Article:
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-   -   newbie questions for DIY audio - line-in attenuation (http://www.diyaudio.com/forums/everything-else/85023-newbie-questions-diy-audio-line-attenuation.html)

avid 20th August 2006 07:37 AM

newbie questions for DIY audio - line-in attenuation
 
I'm currently putting together a LM3875 chipamp using a PCB set from Peter Daniel. I only have a basic understanding of electronics and have some questions regarding line levels and attenuation:

1) What is the line out voltage and impedance of a consumer CD player?

2) Is the above device considered a high-impedance or a low-impedance device?

3) How do I determine the optimum resistance of a potentiometer to be used as a variable attenuator? (I've seen a lot of posts where a 50k pot is being used, but I don't really understand how that number was determined.)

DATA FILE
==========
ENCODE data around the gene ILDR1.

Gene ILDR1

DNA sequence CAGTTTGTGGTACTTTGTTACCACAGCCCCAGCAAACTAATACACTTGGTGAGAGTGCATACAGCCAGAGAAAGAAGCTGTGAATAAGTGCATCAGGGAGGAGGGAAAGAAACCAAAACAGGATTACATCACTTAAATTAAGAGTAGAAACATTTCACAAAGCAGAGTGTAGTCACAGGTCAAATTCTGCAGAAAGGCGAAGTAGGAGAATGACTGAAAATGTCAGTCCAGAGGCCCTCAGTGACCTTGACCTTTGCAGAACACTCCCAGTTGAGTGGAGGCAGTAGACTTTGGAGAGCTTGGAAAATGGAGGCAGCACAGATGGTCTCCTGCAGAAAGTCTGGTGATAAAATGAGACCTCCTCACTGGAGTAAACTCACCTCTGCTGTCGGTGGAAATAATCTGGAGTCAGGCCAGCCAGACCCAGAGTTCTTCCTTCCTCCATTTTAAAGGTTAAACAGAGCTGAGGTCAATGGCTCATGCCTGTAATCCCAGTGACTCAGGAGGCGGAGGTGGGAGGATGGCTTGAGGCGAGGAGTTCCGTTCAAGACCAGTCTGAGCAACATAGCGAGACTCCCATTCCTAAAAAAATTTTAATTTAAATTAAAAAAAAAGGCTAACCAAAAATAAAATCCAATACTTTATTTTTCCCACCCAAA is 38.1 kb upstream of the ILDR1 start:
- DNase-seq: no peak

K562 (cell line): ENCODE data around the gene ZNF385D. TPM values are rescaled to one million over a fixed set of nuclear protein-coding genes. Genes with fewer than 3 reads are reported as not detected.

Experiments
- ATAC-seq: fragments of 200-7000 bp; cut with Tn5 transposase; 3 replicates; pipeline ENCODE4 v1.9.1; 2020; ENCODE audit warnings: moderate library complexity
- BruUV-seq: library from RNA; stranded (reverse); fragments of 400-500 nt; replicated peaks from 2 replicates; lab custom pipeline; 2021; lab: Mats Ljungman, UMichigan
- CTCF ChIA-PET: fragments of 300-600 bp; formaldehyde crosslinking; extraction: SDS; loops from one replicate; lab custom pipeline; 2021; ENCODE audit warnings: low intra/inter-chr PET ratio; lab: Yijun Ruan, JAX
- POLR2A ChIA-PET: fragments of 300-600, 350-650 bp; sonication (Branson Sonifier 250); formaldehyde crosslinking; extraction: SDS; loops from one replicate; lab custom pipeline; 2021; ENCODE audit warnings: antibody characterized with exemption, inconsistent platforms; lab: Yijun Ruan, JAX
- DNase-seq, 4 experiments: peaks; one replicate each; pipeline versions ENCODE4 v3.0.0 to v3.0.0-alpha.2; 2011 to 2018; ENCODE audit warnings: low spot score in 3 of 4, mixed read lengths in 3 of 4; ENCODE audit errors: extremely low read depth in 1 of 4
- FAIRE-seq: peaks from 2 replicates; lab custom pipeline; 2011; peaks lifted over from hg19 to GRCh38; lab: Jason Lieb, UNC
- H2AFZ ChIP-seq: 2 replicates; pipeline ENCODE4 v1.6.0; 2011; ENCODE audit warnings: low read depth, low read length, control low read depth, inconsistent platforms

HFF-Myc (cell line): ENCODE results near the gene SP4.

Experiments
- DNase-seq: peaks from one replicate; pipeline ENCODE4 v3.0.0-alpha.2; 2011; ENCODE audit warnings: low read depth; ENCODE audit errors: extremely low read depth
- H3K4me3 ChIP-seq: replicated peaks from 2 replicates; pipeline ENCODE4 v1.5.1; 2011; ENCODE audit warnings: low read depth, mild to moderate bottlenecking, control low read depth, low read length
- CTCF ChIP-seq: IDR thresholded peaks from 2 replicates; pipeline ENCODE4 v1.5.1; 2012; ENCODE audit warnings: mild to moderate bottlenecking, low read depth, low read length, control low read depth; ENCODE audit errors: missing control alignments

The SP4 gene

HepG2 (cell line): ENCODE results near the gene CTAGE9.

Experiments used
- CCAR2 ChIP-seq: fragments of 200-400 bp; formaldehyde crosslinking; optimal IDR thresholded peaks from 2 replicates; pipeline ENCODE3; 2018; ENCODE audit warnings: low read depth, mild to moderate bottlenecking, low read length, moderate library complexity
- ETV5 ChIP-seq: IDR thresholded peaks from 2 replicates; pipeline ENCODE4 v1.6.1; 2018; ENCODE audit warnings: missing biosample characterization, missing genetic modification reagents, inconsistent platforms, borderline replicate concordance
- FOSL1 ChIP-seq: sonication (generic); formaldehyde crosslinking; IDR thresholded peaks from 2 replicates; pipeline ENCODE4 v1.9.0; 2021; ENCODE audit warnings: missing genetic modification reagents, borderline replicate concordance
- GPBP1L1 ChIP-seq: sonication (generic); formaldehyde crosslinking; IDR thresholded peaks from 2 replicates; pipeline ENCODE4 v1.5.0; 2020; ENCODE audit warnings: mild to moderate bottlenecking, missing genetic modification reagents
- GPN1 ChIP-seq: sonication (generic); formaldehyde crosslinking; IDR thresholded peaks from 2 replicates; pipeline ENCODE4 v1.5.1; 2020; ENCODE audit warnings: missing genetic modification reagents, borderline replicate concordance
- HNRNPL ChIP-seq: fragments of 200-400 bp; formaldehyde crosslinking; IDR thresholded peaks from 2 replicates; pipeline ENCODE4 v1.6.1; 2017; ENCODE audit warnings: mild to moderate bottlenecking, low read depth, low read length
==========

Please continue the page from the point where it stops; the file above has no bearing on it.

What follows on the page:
4) What would the value of the resistor be to make a linear pot a logarithmic attenuator? (I have read Rod Elliot's Better Volume Control project page and don't quite understand how he determined the values of the pot and resistor.)

While I would love some straight-forward values as answers to my questions, I'm really more interested in figuring out how and why a value is determined. Some minor coaching would be helpful.

Let me know what you think.

Thanks for your help...

Eric

sreten 20th August 2006 11:08 AM

Hi,

The standard output of a CD player is 2V maximum.

Source impedance should be low, though generally line level
signals are treated as high impedance and should be loaded
with ~ 10Kohm to ~ 100kohm.

The lower impedance has minor noise advantages, and can
be too low for valve output line stages, but should be OK
with normal tuner and tape line outputs.

For the fake log pot use a 100k linear + ~ 15K (13K or 16K),
or a 47K pot + ~ 7.5K (6.8K or 8.2K), I'd go for the latter.

For dual log pots anything above 10K to 100K can be used.

:)/sreten.


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